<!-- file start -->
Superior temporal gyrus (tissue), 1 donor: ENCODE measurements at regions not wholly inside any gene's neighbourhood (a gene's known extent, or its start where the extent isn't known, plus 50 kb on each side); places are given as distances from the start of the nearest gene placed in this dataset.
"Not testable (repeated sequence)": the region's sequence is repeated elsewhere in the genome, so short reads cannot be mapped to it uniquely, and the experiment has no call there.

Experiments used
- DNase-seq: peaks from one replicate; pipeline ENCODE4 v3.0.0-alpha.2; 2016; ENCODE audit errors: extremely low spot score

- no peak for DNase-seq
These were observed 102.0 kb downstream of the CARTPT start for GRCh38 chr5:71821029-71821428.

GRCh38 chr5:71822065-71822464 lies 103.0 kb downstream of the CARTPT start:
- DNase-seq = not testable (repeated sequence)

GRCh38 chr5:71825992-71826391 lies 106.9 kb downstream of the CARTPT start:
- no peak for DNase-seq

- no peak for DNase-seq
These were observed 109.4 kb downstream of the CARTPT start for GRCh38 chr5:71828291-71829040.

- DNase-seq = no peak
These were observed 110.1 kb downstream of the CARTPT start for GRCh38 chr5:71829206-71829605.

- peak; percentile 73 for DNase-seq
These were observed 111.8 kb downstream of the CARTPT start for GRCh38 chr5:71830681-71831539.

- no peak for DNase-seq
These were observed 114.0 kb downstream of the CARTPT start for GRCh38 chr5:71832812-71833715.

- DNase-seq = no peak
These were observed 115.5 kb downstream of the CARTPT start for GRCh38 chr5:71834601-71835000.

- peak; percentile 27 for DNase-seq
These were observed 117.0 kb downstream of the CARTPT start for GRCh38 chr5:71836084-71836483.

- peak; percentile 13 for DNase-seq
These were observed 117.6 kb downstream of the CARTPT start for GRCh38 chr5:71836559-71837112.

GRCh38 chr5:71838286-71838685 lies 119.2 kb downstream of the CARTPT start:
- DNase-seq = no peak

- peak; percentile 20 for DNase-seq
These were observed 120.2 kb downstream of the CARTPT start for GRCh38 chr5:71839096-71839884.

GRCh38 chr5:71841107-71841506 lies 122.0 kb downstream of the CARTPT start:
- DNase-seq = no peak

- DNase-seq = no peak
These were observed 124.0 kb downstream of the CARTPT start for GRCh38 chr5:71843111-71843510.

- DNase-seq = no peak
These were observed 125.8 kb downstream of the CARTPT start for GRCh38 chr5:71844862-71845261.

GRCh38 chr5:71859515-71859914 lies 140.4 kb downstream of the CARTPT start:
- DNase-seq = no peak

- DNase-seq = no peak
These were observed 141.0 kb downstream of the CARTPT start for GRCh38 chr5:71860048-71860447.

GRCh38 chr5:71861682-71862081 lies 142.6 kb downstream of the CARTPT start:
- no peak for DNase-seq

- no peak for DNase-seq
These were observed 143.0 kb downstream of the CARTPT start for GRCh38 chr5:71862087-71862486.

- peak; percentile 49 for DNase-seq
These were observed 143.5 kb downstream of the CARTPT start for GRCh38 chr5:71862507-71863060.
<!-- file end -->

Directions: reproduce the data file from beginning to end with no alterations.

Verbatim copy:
Superior temporal gyrus (tissue), 1 donor: ENCODE measurements at regions not wholly inside any gene's neighbourhood (a gene's known extent, or its start where the extent isn't known, plus 50 kb on each side); places are given as distances from the start of the nearest gene placed in this dataset.
"Not testable (repeated sequence)": the region's sequence is repeated elsewhere in the genome, so short reads cannot be mapped to it uniquely, and the experiment has no call there.

Experiments used
- DNase-seq: peaks from one replicate; pipeline ENCODE4 v3.0.0-alpha.2; 2016; ENCODE audit errors: extremely low spot score

- no peak for DNase-seq
These were observed 102.0 kb downstream of the CARTPT start for GRCh38 chr5:71821029-71821428.

GRCh38 chr5:71822065-71822464 lies 103.0 kb downstream of the CARTPT start:
- DNase-seq = not testable (repeated sequence)

GRCh38 chr5:71825992-71826391 lies 106.9 kb downstream of the CARTPT start:
- no peak for DNase-seq

- no peak for DNase-seq
These were observed 109.4 kb downstream of the CARTPT start for GRCh38 chr5:71828291-71829040.

- DNase-seq = no peak
These were observed 110.1 kb downstream of the CARTPT start for GRCh38 chr5:71829206-71829605.

- peak; percentile 73 for DNase-seq
These were observed 111.8 kb downstream of the CARTPT start for GRCh38 chr5:71830681-71831539.

- no peak for DNase-seq
These were observed 114.0 kb downstream of the CARTPT start for GRCh38 chr5:71832812-71833715.

- DNase-seq = no peak
These were observed 115.5 kb downstream of the CARTPT start for GRCh38 chr5:71834601-71835000.

- peak; percentile 27 for DNase-seq
These were observed 117.0 kb downstream of the CARTPT start for GRCh38 chr5:71836084-71836483.

- peak; percentile 13 for DNase-seq
These were observed 117.6 kb downstream of the CARTPT start for GRCh38 chr5:71836559-71837112.

GRCh38 chr5:71838286-71838685 lies 119.2 kb downstream of the CARTPT start:
- DNase-seq = no peak

- peak; percentile 20 for DNase-seq
These were observed 120.2 kb downstream of the CARTPT start for GRCh38 chr5:71839096-71839884.

GRCh38 chr5:71841107-71841506 lies 122.0 kb downstream of the CARTPT start:
- DNase-seq = no peak

- DNase-seq = no peak
These were observed 124.0 kb downstream of the CARTPT start for GRCh38 chr5:71843111-71843510.

- DNase-seq = no peak
These were observed 125.8 kb downstream of the CARTPT start for GRCh38 chr5:71844862-71845261.

GRCh38 chr5:71859515-71859914 lies 140.4 kb downstream of the CARTPT start:
- DNase-seq = no peak

- DNase-seq = no peak
These were observed 141.0 kb downstream of the CARTPT start for GRCh38 chr5:71860048-71860447.

GRCh38 chr5:71861682-71862081 lies 142.6 kb downstream of the CARTPT start:
- no peak for DNase-seq

- no peak for DNase-seq
These were observed 143.0 kb downstream of the CARTPT start for GRCh38 chr5:71862087-71862486.

- peak; percentile 49 for DNase-seq
These were observed 143.5 kb downstream of the CARTPT start for GRCh38 chr5:71862507-71863060.